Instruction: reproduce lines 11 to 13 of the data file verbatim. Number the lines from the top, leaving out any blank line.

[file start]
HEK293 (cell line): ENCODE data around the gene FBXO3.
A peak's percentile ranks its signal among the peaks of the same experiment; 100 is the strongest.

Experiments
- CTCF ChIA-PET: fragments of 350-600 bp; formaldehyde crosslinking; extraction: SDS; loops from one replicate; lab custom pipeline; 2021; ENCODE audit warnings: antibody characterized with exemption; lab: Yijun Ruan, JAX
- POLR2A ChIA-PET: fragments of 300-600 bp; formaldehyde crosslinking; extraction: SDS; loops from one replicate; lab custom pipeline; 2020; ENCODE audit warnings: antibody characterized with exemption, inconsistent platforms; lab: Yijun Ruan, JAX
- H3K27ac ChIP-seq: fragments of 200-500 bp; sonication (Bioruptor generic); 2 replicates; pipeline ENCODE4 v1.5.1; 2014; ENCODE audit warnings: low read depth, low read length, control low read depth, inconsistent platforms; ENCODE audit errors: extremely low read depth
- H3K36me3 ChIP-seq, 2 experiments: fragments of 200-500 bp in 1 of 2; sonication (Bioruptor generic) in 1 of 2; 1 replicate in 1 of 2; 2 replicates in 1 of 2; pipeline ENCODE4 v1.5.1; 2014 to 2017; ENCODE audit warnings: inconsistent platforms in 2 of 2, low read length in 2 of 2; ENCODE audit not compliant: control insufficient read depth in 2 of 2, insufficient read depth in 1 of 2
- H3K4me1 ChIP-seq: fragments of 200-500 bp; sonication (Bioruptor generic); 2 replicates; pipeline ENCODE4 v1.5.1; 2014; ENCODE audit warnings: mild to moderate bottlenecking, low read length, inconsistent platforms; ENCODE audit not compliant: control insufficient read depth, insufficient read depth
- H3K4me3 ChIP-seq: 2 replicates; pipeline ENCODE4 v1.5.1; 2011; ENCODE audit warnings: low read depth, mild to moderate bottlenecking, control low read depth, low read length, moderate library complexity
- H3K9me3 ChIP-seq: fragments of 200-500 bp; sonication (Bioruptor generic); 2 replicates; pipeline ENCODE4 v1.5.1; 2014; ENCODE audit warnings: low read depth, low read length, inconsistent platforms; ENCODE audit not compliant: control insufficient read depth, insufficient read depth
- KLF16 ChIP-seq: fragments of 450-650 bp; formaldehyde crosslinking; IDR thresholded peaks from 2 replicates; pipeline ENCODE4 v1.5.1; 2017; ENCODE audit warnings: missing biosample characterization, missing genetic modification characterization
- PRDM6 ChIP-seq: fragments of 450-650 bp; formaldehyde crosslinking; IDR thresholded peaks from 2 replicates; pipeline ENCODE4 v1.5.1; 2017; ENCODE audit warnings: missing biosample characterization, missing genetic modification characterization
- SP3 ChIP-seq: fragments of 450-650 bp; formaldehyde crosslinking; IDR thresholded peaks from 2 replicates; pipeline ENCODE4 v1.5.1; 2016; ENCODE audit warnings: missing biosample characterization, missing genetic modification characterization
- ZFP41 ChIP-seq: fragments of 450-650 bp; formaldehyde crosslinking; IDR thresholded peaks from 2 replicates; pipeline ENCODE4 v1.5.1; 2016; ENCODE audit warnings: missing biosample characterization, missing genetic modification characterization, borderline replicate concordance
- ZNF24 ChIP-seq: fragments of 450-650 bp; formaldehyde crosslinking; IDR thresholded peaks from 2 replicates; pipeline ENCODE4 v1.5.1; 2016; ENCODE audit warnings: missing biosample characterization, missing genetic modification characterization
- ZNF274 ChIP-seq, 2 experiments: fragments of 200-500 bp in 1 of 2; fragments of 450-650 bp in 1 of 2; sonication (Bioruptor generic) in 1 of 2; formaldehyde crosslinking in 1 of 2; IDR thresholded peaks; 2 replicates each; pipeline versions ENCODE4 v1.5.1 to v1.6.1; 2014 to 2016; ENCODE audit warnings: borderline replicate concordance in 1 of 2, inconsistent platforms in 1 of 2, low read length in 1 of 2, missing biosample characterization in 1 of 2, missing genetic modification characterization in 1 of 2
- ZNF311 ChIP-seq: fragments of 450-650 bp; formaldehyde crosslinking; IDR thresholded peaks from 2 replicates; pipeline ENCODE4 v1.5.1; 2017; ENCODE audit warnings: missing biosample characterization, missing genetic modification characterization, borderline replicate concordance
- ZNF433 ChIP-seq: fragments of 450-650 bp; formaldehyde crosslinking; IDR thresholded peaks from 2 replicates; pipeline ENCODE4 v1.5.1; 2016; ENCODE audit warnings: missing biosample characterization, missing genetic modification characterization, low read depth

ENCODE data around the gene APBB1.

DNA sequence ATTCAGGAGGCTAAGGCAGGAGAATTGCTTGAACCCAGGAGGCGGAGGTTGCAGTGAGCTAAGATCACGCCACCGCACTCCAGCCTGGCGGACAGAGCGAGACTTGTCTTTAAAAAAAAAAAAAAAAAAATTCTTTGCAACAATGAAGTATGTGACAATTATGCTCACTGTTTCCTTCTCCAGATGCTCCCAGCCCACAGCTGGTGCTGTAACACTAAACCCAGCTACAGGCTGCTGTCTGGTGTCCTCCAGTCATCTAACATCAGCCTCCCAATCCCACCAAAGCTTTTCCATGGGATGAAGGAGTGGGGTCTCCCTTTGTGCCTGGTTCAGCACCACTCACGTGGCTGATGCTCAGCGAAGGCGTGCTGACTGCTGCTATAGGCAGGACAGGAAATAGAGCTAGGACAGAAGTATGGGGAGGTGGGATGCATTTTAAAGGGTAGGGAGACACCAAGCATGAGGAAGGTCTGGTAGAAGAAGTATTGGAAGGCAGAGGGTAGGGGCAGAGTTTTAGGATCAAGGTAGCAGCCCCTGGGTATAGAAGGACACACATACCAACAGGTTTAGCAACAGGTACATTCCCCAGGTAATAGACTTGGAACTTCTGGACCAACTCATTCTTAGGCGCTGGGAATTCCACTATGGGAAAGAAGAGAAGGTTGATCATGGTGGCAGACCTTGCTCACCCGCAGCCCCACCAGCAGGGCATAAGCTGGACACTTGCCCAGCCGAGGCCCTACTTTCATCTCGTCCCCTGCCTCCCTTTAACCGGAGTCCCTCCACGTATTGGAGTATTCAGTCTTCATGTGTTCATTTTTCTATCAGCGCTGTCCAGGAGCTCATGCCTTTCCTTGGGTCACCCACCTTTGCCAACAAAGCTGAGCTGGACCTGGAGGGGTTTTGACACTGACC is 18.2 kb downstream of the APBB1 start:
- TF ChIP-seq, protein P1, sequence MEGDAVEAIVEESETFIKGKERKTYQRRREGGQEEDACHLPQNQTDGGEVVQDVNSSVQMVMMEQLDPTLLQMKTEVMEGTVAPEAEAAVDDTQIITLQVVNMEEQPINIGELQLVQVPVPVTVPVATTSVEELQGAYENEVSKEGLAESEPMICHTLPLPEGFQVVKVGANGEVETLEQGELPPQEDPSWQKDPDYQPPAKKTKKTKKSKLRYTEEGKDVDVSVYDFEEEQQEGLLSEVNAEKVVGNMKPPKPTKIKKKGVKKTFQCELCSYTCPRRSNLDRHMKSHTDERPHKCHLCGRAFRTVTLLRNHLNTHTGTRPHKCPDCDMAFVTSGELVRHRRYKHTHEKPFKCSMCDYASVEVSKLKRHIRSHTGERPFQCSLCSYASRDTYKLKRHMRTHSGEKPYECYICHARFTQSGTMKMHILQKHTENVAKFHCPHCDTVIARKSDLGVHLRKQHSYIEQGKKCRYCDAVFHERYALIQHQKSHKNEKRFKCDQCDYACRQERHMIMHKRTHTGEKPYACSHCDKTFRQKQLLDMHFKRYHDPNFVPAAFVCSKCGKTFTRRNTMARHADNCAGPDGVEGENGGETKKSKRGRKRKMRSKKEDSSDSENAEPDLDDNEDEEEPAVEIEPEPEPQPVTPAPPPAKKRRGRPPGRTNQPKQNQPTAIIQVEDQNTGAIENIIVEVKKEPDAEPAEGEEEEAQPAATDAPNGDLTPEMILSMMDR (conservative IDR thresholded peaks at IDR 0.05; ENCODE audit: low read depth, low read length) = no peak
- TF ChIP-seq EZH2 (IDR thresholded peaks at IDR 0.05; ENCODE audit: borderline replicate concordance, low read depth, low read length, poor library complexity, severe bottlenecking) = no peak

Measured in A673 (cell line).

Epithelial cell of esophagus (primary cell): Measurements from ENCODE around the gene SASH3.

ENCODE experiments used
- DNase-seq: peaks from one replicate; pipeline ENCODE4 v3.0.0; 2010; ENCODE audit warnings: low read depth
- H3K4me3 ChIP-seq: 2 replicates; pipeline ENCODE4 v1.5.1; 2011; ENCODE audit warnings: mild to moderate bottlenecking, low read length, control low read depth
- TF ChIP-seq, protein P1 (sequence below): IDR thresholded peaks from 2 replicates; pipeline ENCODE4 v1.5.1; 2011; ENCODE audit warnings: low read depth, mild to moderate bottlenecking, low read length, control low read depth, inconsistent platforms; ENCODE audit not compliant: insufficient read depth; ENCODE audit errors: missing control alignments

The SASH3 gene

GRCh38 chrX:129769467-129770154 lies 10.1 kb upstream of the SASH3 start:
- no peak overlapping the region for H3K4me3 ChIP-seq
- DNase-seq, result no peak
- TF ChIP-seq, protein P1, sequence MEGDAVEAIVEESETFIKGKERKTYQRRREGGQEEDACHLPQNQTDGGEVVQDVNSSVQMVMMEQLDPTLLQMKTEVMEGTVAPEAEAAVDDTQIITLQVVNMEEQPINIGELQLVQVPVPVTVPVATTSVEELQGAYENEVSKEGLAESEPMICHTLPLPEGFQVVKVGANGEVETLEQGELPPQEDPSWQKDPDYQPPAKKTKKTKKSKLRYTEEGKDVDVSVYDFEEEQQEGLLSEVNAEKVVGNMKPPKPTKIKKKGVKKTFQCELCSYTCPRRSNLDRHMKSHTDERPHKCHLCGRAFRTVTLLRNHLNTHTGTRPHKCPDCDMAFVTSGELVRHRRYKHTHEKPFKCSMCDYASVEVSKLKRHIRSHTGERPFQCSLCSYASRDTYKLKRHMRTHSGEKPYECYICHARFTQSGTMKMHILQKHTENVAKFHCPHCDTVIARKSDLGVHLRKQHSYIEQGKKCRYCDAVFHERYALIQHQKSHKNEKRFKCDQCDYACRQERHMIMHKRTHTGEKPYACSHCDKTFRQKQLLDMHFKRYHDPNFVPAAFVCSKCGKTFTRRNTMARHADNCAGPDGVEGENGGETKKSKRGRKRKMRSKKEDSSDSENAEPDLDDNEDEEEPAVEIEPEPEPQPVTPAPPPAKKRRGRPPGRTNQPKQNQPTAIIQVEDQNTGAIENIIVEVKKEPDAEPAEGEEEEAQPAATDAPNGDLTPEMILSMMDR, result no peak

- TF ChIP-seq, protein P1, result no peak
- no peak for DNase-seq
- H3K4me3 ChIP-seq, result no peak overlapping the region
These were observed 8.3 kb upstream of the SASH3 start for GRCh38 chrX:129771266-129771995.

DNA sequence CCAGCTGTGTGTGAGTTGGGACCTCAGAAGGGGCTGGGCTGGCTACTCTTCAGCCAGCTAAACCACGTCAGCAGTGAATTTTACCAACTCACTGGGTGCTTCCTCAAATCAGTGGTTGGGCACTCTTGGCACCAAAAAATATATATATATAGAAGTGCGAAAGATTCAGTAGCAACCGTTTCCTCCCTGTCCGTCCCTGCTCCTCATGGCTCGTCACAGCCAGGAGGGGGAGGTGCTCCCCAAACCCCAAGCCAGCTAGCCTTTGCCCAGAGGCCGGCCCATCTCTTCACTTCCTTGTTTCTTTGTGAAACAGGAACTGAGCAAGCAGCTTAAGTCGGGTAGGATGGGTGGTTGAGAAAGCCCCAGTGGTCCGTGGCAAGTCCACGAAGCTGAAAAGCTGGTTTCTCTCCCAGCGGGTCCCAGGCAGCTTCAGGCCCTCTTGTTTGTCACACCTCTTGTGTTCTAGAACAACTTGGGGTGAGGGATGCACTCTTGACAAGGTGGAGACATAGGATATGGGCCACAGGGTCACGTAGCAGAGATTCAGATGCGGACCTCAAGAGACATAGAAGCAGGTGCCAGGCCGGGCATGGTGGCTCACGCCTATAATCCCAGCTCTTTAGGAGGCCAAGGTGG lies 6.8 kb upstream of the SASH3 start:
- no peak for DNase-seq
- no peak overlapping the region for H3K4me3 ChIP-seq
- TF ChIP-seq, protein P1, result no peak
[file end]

- KLF16 ChIP-seq: fragments of 450-650 bp; formaldehyde crosslinking; IDR thresholded peaks from 2 replicates; pipeline ENCODE4 v1.5.1; 2017; ENCODE audit warnings: missing biosample characterization, missing genetic modification characterization
- PRDM6 ChIP-seq: fragments of 450-650 bp; formaldehyde crosslinking; IDR thresholded peaks from 2 replicates; pipeline ENCODE4 v1.5.1; 2017; ENCODE audit warnings: missing biosample characterization, missing genetic modification characterization
- SP3 ChIP-seq: fragments of 450-650 bp; formaldehyde crosslinking; IDR thresholded peaks from 2 replicates; pipeline ENCODE4 v1.5.1; 2016; ENCODE audit warnings: missing biosample characterization, missing genetic modification characterization